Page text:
avid Kurzweil’s life has taken a tumble. His wife Bethany left him eight years ago; he’s dismissed by his bank; he can find employment only in a local mortuary where he’s taken under the wing of aging owner Martin. Then, David sees something in the “slumber room,” where corpses are kept. “It’s a vapor. But more than a vapor.” It — an “intelligent” it — arises from a body. The vapor, the event really, is life-changing. Few take David seriously and those who do are pretenders.
Lightman’s novel is not about ghosts but self-discovery. It takes a cue from early 19th century American spiritualism: societies built around paranormal phenomena and psychics — Arthur Conan Doyle was a leading proponent. Even the surnames of the protagonists elicit the period: Gaignard, Mickleweed, Tettlebeim, Mewhinney, Pillbeam. Though Lightman, once an MIT physicist (and author of “Einstein’s Dreams”), gives the story Gothic syntax — there are vivid sections on embalming (“Careful not to rupture the vein, he lifts it up.”) — it hinges on David. And he’s only a marginally interesting figure.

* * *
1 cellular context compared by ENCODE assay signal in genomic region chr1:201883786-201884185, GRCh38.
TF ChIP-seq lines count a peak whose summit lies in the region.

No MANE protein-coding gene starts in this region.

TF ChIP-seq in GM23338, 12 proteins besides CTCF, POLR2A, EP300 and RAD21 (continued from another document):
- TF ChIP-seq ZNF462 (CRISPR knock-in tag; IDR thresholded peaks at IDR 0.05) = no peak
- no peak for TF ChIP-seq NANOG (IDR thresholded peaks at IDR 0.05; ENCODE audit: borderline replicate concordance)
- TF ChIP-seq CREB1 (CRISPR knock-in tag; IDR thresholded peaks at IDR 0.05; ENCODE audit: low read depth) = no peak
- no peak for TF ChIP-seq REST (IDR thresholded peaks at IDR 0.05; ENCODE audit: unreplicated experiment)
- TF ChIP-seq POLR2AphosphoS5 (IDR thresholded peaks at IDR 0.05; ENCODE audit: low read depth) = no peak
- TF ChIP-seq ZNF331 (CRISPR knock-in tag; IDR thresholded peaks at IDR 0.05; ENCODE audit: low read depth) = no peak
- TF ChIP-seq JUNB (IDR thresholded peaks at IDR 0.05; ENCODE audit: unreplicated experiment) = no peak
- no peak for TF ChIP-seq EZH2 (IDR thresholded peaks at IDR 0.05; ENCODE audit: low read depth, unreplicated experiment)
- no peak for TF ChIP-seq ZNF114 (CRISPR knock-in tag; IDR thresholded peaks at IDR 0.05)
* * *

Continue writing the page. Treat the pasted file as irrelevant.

“Logic is what holds it all together,” reflects David. “Without logic, anything could happen.” The “anything” does happen, leading to chaos in David’s realm. The rest is a search for clarification. Along the way are the impressionable and the skeptics. The “world underneath,” David decides, is “all in the details.” But why such labored navigation?